Visiting Amsterdam this past weekend was a privelege that I will never forget. Amsterdam is a wonderful city that boasts historic highs and lows, mixed with the young, liberal town that it is today.
The thin, tall, leaning houses lining Amsterdam's canals gave it a feel that is distinctly Amsterdam. While the city center is full of people and lights from store signs, just walking out a couple of blocks reveals quiet streets with parks all around (if you don't get into a biker's way, that is!).
A big portion of our trip was spent exploring some of Amsterdam's history. We saw buildings dating back as far as the 1600s, such as the original headquarters of the Dutch East India Company. They traded (and landed in New York) hundreds of years ago and represented a company that would have been bigger than Apple and Microsoft combined.
We also explored some of the World War II history in the city. One stop was at the Dutch Reistance Museum, which explored how Dutch people persisted under the Nazi Occupation. The museum was one of the most well organized and complete that I had ever been to. One of the most moving experiences was touring the house where Anne Frank and her family were hidden for over two years. I had read Anne Frank's diary when I was younger but to physically see and be in the space she wrote about was unlike anything I had ever experienced. It is hard to imagine the bravery and sacrifices that they and their helpers made for their survival. It was heartbreaking and inspiring so that we never allow anything like that to happen again.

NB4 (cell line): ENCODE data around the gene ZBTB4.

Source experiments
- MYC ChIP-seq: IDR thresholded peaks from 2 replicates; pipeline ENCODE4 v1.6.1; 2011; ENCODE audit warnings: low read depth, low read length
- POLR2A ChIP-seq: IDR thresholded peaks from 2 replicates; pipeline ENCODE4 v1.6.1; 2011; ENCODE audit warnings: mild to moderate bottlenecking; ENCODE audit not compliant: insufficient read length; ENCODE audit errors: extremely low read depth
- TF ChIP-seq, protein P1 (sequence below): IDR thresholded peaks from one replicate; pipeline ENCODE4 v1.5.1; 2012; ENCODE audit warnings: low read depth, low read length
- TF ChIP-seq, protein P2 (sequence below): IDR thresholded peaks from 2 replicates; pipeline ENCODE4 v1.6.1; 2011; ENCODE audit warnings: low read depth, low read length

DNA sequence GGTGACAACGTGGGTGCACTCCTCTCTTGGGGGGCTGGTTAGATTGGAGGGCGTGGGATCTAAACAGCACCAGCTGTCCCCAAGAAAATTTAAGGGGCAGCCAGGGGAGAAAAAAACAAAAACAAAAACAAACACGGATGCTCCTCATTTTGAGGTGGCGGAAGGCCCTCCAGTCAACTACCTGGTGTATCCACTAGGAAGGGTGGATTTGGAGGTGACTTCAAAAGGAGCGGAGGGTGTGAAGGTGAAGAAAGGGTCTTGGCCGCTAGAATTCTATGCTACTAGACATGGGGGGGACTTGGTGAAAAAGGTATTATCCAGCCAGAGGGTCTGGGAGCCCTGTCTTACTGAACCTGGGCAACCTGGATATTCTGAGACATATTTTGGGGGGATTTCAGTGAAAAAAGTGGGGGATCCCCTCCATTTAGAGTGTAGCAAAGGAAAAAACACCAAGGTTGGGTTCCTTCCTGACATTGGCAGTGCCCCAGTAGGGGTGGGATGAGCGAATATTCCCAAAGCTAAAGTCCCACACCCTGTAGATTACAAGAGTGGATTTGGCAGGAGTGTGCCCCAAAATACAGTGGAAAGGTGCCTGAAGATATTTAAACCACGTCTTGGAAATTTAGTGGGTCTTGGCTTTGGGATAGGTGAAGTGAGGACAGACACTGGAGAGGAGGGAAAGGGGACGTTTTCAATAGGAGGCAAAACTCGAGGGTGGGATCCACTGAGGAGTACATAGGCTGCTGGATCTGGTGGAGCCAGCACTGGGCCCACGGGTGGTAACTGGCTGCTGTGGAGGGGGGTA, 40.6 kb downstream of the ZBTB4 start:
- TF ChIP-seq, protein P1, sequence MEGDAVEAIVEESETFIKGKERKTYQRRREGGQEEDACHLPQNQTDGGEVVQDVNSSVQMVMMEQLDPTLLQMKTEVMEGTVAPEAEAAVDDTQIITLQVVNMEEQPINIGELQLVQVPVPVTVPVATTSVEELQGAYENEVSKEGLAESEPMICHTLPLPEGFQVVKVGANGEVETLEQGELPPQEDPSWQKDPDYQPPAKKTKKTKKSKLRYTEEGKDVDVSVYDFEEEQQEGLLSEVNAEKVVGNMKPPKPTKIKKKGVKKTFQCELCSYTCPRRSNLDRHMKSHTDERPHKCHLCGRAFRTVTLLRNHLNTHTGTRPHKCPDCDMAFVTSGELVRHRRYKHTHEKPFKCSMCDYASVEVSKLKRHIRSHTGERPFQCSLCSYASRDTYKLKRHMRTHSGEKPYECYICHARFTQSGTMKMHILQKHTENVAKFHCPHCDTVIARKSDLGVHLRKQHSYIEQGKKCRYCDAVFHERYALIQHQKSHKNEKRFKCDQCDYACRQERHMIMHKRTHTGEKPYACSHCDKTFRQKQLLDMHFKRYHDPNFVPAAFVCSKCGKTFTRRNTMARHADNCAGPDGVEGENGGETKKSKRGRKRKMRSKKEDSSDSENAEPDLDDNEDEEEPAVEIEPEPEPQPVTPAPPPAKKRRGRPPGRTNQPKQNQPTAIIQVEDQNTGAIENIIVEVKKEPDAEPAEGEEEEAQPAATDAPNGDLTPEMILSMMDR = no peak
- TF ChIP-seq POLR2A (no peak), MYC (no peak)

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<p>My name is Sarah and I am studying environmental studies and journalism. Although born and raised in upstate New York, I now go to college in Washington, DC. My perfect day involves eating lots of good food and getting lost on a hike.</p>